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SECTION XVII.
The little Book.

Chap. x. 1-11. AND I saw another mighty angel come down from heaven, clothed with a cloud : and a rainbow was upon his head, and his face was as it were the sun, and his feet as pillars of fire: 2. And he had in his hand a little book open: and he set his right foot upon the sea, and his left foot on the earth, 3. And cried with a loud voice as when a lion roareth: and when he had cried, seven thunders uttered their voices. 4. And when the seven thunders had uttered their voices, I was about to write : and I heard a voice from heaven saying unto me, Seal up those things which the seven thunders uttered, and write them not. 5. And the angel which I saw stand upon the sea and upon the earth lifted up his hand to heaven, 6. And sware by him that liveth for ever and ever, who created heaven, and the things that therein are, and the earth, and the things that therein are, and the sea, and the things which are therein, that there should be time no longer : 7. But in the days of the voice of the seventh angel, when he shall begin to sound, the mystery of God should be finished, as he hath declared to his servants the prophets. 8. And the voice which I heard from heaven spake unto me again, and said, Go and take the little book which is open in the hand of the angel which standeth upon the sea and upon the earth. 9. And I went unto the angel, and said unto him, Give me the little book. And he said unto me, Take it, and eat it up; and it shall make thy belly bitter, but it shall be in thy mouth sweet as honey. 10. And I took the little book out of the angel's hand, and ate it up; and it was in my mouth sweet as honey; and as soon as I had eaten it, my belly was bitter. 11. And he said unto me, Thou must prophesy again before many peoples, and nations, and tongues, and kings.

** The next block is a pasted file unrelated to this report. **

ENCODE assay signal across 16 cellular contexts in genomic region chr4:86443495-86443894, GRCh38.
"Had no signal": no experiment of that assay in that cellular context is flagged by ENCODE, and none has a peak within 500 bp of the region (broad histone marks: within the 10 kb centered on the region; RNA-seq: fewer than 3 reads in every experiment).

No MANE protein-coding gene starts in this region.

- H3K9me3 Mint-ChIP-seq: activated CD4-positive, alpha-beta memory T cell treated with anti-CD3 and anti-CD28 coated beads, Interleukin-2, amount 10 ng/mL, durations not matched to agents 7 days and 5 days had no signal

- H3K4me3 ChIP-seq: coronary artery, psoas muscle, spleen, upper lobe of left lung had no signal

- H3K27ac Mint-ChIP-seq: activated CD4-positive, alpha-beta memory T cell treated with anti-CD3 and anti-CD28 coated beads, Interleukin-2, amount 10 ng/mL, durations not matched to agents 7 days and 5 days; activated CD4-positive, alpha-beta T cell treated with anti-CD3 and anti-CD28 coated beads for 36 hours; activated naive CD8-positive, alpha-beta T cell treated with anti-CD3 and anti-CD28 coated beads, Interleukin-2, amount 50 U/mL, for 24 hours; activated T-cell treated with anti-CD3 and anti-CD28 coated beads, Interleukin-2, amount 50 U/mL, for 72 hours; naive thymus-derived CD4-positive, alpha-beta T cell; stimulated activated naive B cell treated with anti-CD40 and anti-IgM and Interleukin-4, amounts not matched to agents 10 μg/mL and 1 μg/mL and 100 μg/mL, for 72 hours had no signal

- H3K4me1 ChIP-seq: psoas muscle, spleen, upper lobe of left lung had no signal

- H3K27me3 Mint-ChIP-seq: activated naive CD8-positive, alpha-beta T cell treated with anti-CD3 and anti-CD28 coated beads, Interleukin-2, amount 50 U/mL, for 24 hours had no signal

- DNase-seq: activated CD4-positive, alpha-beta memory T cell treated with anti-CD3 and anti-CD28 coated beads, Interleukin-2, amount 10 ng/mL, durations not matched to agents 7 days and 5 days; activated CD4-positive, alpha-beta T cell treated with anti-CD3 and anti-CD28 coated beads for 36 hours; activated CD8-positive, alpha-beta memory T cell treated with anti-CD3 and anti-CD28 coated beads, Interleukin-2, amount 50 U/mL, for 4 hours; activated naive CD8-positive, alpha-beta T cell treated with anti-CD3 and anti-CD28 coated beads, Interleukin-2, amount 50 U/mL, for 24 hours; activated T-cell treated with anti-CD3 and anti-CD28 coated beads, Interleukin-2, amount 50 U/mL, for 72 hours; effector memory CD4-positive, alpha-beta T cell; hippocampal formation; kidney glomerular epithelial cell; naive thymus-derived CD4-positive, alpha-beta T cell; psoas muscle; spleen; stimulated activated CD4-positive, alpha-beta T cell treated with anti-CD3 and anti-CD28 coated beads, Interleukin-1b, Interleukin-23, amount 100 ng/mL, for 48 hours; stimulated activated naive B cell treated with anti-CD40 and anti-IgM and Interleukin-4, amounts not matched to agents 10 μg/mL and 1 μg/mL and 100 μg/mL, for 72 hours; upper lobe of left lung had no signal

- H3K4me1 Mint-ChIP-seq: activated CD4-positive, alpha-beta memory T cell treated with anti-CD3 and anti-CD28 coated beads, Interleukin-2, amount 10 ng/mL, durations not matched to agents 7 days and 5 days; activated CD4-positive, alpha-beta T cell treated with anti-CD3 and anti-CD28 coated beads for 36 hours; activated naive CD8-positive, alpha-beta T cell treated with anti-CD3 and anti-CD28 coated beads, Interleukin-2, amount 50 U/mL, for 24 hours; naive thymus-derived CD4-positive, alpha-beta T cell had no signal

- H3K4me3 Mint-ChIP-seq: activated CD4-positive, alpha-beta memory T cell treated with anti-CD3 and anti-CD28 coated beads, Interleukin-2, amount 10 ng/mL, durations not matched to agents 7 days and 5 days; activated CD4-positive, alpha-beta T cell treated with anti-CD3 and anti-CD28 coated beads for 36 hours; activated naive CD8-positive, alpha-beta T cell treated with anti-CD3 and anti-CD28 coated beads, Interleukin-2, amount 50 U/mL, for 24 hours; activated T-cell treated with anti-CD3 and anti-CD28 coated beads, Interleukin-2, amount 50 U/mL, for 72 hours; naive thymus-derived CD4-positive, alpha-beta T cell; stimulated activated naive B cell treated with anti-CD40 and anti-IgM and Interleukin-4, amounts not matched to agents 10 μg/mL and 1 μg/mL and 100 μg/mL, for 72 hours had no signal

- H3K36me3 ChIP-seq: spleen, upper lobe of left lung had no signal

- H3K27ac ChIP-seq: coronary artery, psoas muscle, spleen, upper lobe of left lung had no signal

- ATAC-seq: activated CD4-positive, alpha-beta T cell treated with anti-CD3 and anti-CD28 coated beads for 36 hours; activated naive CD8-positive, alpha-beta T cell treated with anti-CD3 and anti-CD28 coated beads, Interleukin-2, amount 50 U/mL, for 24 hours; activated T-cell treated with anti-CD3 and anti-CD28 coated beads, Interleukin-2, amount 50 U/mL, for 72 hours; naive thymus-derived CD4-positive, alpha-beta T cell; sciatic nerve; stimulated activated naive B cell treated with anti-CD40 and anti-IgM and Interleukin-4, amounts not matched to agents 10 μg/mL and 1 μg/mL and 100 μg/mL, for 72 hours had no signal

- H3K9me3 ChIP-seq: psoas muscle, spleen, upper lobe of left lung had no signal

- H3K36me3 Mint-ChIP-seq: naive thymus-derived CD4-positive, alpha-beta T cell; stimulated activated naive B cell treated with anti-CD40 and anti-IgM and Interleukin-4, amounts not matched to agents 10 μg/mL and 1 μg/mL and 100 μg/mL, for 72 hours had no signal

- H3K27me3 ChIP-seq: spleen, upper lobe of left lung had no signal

The subject of the prophecy now turns upon the state of the Church in the western empire, to which this tenth chapter is an introduction. In the conclusion of the last chapter, a discovery was made to the Apostle of the impenitence of the western church, and of their perseverance in their abominable corruptions, during the period of the two first woe trumpets; but before he was made acquainted with the events which follow the sounding of the seventh trumpet, or the third woe, he had farther revelations made of the state of this antichristian church. This information was introduced by an august and consolatory vision. A mighty and glorious angel, “ clothed with a cloud, and with a rainbow around “ his head," came down from heaven. This was no other than Jesus Christ himself, or an emblematical display of his glory. The rainbow is the same emblem which surrounds the throne of God, and which denotes the covenant of peace. This symbol seems to imply that the Church should not be overwhelmed by that deluge which was about to proceed from the cloud. “ His face was as the sun, and his feet as “ pillars of fire.” These particulars agree with the description of our Lord, as given in the first chapter. The lustre of Christ, like that of the sun, is underived and inherent. “And he had in his hand a “ little book open;" or literally, according to the Greek, which had been opened. This opened little book is a subject which has exceedingly perplexed the writers on the Apocalypse. Bishop Newton supposes it to be a codicil to develope the state and circumstances of the western church after the description that had been given of the eastern, including the calamities of the former, till they should have a happy terinination under the seventh trumpet. Mr. Scott supposes it to be a codicil including the fourteen first verses of the eleventh chapter, as containing an important appendix to the ninth, and giving an account of the state of the western church during the fifth and sixth trumpets. Mr. Faber supposes it to be a codicil containing the prophecies from the eleventh to the fourteenth chapter inclusive. If the little book is to be considered as a codicil or appendix, Mr. Scott's view of the subject seems to be least objectionable. But, with all due deference to the opinions of these eminent men, I cannot but decidedly agree with those commentators * who consider the little book (RiCrapidlov) to be a part of the book (B.62.10v) before mentioned, having the seven seals. The little book having been opened, implies that it must previously have been sealed. It seems, therefore, to have been part of the book with seven seals opened by the lion of the tribe of Judah, or otherwise there must have been two sealed books, which would imply that the original book was imperfect. But this would not comport with its emblematical description, representing it as containing seven parts under seven seals, the number of perfection, and therefore indicating that it would completely reveal the whole mystery of God. Every one of these parts might with propriety be called “a “ little book.” The last of these, under the seventh seal, upon the principles of all commentators, contained vastly more in substance, whatever its size may have been, than all the rest, as it evidently includes in it the events of the seven trumpets and the seven vials, taking up a period of time from the year 325 to the commencement of the millennium. Some of the events under the seventh seal had been already disclosed by the sounding of the six trumpets, but